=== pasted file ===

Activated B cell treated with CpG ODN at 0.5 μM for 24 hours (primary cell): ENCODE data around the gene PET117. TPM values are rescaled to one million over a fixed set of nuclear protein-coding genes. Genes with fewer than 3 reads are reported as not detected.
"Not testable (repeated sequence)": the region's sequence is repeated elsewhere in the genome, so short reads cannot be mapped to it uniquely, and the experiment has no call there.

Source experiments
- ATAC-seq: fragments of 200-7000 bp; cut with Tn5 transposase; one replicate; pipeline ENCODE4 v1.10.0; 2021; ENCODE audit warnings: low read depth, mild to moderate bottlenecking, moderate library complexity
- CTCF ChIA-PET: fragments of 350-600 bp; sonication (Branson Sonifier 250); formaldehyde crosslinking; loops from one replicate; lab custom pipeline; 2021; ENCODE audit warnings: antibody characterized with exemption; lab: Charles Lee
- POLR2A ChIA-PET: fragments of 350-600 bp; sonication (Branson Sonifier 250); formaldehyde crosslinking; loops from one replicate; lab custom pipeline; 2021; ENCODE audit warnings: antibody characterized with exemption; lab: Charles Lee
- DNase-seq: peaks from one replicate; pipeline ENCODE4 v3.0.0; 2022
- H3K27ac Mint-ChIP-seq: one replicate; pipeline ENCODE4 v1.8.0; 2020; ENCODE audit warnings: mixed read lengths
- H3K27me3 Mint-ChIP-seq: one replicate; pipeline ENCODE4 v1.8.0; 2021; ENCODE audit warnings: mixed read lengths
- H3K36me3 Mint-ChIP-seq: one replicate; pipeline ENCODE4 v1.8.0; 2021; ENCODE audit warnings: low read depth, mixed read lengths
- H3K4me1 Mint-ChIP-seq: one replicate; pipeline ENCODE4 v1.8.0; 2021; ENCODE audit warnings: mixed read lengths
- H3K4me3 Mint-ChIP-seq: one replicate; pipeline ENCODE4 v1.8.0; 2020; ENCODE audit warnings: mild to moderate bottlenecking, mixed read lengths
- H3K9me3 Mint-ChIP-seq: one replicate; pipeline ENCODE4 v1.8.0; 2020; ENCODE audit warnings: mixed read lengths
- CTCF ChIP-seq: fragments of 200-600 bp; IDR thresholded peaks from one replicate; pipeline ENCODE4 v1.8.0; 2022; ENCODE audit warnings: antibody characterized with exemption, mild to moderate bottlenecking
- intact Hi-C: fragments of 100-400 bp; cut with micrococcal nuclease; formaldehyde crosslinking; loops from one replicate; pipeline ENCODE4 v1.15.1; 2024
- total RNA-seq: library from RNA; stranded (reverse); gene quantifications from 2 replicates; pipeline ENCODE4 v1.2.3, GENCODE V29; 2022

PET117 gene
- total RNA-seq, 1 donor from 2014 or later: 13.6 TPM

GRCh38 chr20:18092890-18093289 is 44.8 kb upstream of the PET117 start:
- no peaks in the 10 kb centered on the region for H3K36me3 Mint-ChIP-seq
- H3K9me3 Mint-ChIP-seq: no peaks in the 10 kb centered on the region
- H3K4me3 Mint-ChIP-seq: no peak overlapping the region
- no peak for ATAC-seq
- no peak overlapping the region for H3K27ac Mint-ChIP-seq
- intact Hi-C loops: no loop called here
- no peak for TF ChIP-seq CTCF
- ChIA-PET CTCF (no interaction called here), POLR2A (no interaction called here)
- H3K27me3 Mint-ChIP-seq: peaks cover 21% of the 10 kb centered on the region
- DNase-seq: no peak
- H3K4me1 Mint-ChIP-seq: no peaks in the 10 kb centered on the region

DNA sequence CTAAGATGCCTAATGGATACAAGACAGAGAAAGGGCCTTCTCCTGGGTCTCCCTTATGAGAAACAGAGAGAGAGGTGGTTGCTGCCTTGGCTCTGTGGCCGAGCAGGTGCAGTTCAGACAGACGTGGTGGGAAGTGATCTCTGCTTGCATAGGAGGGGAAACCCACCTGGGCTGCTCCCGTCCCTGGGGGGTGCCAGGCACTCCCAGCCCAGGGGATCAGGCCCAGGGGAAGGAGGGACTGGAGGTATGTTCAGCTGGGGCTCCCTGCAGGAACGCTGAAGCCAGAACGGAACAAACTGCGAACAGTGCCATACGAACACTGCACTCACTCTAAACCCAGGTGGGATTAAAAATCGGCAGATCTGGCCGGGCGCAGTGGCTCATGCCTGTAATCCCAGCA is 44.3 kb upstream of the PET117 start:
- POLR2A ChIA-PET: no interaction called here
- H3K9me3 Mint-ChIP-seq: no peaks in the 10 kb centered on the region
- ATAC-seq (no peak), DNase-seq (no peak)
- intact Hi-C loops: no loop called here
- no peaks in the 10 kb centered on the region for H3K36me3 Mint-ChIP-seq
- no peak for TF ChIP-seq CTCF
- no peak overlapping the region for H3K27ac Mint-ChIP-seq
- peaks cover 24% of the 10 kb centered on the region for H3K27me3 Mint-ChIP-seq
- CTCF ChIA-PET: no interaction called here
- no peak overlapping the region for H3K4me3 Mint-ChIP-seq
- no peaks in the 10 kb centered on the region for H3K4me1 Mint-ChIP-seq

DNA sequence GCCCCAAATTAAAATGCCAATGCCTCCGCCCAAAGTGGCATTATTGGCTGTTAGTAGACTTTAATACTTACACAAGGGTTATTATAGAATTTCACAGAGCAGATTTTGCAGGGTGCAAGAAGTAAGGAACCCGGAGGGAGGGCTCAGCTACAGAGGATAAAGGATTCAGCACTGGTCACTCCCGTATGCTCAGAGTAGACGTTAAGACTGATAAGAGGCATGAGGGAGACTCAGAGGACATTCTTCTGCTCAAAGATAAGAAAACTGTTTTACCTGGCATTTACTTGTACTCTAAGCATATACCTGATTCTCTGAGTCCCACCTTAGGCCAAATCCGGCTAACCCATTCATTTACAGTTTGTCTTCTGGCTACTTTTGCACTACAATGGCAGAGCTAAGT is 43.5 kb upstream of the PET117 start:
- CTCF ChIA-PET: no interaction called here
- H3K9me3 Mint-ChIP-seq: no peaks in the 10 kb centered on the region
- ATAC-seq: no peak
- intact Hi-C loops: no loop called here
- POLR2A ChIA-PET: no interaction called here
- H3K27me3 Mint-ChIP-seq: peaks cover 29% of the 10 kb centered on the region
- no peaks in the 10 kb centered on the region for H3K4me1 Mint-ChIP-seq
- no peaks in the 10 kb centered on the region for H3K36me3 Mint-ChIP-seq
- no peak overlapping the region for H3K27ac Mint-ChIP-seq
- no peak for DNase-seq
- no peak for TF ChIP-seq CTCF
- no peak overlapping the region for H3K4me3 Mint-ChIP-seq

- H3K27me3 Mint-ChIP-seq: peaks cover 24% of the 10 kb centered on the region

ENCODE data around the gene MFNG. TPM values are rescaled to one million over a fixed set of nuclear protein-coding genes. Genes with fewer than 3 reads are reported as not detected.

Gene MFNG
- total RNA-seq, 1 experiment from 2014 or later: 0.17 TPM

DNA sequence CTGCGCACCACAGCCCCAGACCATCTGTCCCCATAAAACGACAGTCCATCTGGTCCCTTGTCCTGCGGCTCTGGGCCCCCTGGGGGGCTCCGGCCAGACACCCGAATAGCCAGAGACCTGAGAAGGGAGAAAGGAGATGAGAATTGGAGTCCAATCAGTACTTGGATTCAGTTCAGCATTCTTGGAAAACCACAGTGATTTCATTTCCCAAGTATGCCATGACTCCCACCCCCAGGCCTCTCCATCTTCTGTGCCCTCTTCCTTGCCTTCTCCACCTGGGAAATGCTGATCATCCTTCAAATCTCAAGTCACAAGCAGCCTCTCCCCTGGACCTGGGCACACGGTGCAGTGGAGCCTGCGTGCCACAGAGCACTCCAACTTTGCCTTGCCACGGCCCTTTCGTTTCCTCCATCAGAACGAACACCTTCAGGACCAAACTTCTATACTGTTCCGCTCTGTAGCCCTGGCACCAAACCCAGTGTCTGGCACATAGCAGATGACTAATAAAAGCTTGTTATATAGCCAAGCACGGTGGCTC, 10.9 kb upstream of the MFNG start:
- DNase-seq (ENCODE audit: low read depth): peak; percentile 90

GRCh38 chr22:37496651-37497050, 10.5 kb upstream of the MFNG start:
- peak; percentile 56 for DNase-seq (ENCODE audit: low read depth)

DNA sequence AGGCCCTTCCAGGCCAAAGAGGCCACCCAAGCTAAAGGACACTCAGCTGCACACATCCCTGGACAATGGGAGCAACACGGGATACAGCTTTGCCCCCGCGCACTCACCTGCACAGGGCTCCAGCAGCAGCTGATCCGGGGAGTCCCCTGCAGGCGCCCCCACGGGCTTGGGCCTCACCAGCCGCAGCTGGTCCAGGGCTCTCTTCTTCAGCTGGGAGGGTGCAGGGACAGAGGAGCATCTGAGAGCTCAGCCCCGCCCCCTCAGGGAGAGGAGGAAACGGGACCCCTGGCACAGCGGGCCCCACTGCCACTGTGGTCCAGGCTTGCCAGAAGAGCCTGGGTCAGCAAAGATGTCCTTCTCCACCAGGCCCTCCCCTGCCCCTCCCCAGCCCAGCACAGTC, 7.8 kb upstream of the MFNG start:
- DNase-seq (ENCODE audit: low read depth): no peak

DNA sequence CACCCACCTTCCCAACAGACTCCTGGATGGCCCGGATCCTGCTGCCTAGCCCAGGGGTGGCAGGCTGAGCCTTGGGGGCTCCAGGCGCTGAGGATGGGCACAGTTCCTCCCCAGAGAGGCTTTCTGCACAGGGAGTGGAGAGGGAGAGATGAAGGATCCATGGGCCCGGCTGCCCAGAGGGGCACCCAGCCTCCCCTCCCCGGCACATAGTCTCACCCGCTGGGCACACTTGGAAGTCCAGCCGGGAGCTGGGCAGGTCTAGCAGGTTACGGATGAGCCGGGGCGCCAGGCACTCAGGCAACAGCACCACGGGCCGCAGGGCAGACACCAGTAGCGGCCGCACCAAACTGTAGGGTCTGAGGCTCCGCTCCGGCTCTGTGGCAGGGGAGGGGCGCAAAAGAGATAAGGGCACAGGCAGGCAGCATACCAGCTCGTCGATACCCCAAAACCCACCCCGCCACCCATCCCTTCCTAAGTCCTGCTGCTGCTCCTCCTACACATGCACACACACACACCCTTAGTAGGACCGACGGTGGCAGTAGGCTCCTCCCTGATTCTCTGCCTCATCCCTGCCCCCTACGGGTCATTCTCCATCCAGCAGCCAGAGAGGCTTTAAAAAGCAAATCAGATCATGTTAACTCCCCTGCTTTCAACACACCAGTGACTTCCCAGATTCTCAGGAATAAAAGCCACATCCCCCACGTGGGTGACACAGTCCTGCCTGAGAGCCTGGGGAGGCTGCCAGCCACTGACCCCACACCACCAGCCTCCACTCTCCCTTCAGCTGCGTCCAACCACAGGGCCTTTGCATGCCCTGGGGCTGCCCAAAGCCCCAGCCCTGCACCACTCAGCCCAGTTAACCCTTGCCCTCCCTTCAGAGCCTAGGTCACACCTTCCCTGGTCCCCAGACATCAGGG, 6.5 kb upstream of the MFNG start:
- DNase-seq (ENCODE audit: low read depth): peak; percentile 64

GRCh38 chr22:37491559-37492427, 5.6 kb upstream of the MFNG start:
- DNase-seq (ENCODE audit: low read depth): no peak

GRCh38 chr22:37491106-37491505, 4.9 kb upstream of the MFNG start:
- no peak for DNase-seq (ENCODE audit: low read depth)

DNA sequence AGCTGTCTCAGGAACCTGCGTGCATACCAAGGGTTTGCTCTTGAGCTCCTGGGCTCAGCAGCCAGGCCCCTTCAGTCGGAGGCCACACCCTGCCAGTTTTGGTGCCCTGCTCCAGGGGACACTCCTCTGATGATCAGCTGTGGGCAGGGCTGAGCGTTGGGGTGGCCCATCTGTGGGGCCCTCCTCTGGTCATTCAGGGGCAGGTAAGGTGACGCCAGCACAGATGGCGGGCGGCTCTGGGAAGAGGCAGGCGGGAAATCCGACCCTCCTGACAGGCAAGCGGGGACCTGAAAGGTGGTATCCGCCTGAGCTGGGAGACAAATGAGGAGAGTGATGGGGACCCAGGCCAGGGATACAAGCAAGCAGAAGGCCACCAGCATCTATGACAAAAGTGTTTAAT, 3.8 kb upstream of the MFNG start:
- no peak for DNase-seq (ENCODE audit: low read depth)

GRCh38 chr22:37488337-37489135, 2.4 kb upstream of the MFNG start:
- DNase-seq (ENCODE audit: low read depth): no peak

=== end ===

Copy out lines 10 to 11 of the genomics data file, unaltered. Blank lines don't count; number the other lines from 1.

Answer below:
- H3K36me3 Mint-ChIP-seq: one replicate; pipeline ENCODE4 v1.8.0; 2021; ENCODE audit warnings: low read depth, mixed read lengths
- H3K4me1 Mint-ChIP-seq: one replicate; pipeline ENCODE4 v1.8.0; 2021; ENCODE audit warnings: mixed read lengths